As your horse advances in years there may be new considerations when thinking about their health and wellbeing. Older horses may be less resilient against what life throws at them – it’s up to us to keep them warm in the winter, appropriately fed, carefully monitored and disease free.
Every horse depends greatly on a healthy set of teeth. Equine teeth erupt continuously into the mouth and are worn down at the crown by the action of chewing. As the horse ages this eruption slows down, which can make it harder to chew fibrous food; the teeth become shorter so the chance of missing or fractured teeth increases; and painful gaps between the teeth (diastema) can form. An older horse should have a dental check at least every six months and immediately if any signs of difficulty eating (reduced appetite, discomfort, quidding, bad breath, etc) appear.
Feeding and Gut Health
Whilst studies suggest that a completely healthy aged horse can digest its food as well as a young adult, certain common conditions can necessitate dietary adjustments.
As with all horses, fibre remains the most important component of the diet. Fibre is vital for good gut health and can be readily fermented by the equine microbiota (the huge collection of bacteria in the horse’s gut) to produce a safe energy source. Good quality forage or grazing is best. Horses with dental disease may struggle to chew sufficient forage to maintain appropriate fibre and calorie intake – in these cases chopped forages, high fibre nuts, sugar beet or unmolassed chaffs are a useful replacement.
Older horses are more susceptible to muscle wastage and may have an increased dietary protein requirement. Forage can vary widely in protein content, and owners should consider sending batches off for analysis, or top dressing feed with a balancer. Note that older horses with liver or kidney disease may require protein restriction – please discuss such cases with your vet.
Try to avoid increasing starch intake, even if your horse is still in work or competing. Additional energy can be provided by good quality fibre; overloading the gut with starch can have serious detrimental consequences.
Keeping your old friend at an appropriate weight is crucial for their continued good health. Horses struggling to maintain weight can be supplemented with vegetable oil (or high oil ingredients such as micronized linseed) to provide additional calories and may need a little extra help to stay warm in the winter.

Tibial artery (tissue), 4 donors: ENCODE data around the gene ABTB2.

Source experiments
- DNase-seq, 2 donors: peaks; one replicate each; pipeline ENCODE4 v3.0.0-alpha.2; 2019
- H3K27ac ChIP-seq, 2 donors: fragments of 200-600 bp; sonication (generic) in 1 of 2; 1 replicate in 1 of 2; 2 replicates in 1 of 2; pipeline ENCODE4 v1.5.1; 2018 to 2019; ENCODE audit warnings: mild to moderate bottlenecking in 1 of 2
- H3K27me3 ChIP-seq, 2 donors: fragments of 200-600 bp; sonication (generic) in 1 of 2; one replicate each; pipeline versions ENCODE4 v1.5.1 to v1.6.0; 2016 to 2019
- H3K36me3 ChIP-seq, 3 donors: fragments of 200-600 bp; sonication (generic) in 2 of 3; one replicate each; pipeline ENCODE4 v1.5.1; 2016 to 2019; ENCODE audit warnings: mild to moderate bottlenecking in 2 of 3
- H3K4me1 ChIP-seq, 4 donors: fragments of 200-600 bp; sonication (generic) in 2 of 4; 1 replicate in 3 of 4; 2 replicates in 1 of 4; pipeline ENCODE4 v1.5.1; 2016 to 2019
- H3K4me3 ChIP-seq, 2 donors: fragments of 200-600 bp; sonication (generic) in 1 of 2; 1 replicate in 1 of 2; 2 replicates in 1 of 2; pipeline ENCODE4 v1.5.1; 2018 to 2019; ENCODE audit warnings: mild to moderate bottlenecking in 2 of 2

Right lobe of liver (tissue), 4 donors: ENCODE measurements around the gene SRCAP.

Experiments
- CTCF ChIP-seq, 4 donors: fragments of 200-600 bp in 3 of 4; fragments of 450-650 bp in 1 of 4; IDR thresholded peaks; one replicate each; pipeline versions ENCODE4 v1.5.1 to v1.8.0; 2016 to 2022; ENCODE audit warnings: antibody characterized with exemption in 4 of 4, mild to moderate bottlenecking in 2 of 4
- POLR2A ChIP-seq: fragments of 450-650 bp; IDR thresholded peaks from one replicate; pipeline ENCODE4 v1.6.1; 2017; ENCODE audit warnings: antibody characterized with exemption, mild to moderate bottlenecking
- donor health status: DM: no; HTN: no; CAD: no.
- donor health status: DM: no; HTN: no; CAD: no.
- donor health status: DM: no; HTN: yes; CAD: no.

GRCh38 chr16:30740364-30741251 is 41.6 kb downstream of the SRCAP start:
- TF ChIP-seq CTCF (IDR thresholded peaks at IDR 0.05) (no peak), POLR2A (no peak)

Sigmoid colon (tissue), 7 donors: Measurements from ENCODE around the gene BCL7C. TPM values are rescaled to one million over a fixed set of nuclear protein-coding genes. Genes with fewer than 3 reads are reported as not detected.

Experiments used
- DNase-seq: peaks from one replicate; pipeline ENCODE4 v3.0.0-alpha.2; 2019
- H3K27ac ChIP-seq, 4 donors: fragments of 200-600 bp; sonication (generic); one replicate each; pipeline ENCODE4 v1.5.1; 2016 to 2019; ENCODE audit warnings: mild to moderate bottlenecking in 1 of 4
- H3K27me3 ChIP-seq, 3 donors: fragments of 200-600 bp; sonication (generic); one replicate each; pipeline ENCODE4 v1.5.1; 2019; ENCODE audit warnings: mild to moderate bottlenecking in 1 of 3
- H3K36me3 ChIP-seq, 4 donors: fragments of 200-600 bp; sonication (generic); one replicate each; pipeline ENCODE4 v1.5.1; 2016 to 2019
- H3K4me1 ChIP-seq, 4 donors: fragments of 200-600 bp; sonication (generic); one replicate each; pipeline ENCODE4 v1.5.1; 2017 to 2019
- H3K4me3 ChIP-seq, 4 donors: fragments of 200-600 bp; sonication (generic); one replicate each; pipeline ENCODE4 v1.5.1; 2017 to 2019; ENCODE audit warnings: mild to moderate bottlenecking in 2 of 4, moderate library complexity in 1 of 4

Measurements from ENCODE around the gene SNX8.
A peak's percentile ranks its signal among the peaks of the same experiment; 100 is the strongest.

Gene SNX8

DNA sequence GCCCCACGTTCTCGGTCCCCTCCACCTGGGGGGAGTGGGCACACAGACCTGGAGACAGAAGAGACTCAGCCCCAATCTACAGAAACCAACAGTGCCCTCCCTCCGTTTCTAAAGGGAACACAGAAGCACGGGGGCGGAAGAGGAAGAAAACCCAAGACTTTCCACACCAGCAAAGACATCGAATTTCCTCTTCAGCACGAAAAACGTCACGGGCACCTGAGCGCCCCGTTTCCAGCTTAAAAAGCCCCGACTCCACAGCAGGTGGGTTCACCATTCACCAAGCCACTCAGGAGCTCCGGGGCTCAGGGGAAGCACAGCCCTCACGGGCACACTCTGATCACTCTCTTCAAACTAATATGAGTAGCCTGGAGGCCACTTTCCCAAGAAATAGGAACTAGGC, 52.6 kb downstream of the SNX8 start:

However, being overweight is just as problematic. Overweight horses are more likely to develop metabolic syndrome, Cushing’s disease, laminitis and colic. As your veteran’s workload decreases make sure to adjust their feed accordingly.
Even if your horse no longer competes or mixes with others it’s important to maintain their vaccinations, especially given that their immune system may be weakened. Equine influenza is increasingly common in the UK, and tetanus could be present on any yard lingering in the soil waiting to enter a cut or wound – both are nasty diseases in any horse but especially so in a geriatric.
Special attention should be paid to older horses in your yard’s worm control plan. A weakened immune system can increase their susceptibility and worm burden. Regular faecal egg counts and appropriate worm treatment should be instigated.
Very few older horses will escape having some form of arthritis or joint disease. Affected horses may be overtly lame, or stiff (especially on a morning), but remember that joint pain can be hard to spot especially when multiple limbs are affected.
Routine farriery will reduce the risk of abscesses in the feet, help to prevent and identify the early signs of laminitis, and support the joints. Overgrown feet are a no no for any veteran.
Diseases of the elderly
As horses advance in years, they become more susceptible to certain diseases.
Cushing’s is caused by age related oxidative damage to the nerves regulating the pituitary gland (part of the brain). This damage causes increased release of the stress hormone cortisol which has wide ranging effects on the body. Cushing’s is a major cause of laminitis in older horses. A simple blood test is available for Cushing’s disease, which should be considered annually as your horse enters its mid-teens. Other signs include recurrent infections (as cortisol weakens the immune system), delayed wound healing, increased drinking and urination, lethargy, and a long curly coat (hursuitism). Little can be done to prevent Cushing’s disease but keeping your horse at an appropriate weight is thought to help.
Liver and kidney diseases are also more common in older horses. In the early stages clinical signs might be hard to spot – your horse may be lethargic or have a reduced appetite. Always have your vet check your horse if you’re concerned, a quick blood test might catch these diseases early and prove lifesaving.
As horses age they may need an extra helping hand to stay healthy. With good preventative care, regular vet visits, and appropriate nutritional support, we can keep them ‘on the road’ for years to come, or help them to enjoy a happy retirement.